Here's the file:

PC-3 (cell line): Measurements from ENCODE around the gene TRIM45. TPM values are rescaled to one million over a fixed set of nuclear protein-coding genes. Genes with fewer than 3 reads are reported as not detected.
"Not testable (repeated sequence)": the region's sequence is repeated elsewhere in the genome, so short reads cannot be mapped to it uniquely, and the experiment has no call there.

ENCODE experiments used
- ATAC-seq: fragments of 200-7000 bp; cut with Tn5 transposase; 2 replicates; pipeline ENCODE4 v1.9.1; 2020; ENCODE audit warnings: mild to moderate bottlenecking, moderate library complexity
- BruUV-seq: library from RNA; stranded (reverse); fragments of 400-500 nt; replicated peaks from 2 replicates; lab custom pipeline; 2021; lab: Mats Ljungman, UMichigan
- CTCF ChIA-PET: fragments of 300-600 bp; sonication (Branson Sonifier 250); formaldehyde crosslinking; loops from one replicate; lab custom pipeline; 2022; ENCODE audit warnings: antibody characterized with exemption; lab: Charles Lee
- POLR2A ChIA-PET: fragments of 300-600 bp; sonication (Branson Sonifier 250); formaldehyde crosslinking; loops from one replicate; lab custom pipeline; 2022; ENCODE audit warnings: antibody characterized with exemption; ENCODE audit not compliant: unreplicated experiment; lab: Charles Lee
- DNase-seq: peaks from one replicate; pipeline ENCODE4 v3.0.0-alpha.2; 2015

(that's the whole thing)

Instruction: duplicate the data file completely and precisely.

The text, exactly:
PC-3 (cell line): Measurements from ENCODE around the gene TRIM45. TPM values are rescaled to one million over a fixed set of nuclear protein-coding genes. Genes with fewer than 3 reads are reported as not detected.
"Not testable (repeated sequence)": the region's sequence is repeated elsewhere in the genome, so short reads cannot be mapped to it uniquely, and the experiment has no call there.

ENCODE experiments used
- ATAC-seq: fragments of 200-7000 bp; cut with Tn5 transposase; 2 replicates; pipeline ENCODE4 v1.9.1; 2020; ENCODE audit warnings: mild to moderate bottlenecking, moderate library complexity
- BruUV-seq: library from RNA; stranded (reverse); fragments of 400-500 nt; replicated peaks from 2 replicates; lab custom pipeline; 2021; lab: Mats Ljungman, UMichigan
- CTCF ChIA-PET: fragments of 300-600 bp; sonication (Branson Sonifier 250); formaldehyde crosslinking; loops from one replicate; lab custom pipeline; 2022; ENCODE audit warnings: antibody characterized with exemption; lab: Charles Lee
- POLR2A ChIA-PET: fragments of 300-600 bp; sonication (Branson Sonifier 250); formaldehyde crosslinking; loops from one replicate; lab custom pipeline; 2022; ENCODE audit warnings: antibody characterized with exemption; ENCODE audit not compliant: unreplicated experiment; lab: Charles Lee
- DNase-seq: peaks from one replicate; pipeline ENCODE4 v3.0.0-alpha.2; 2015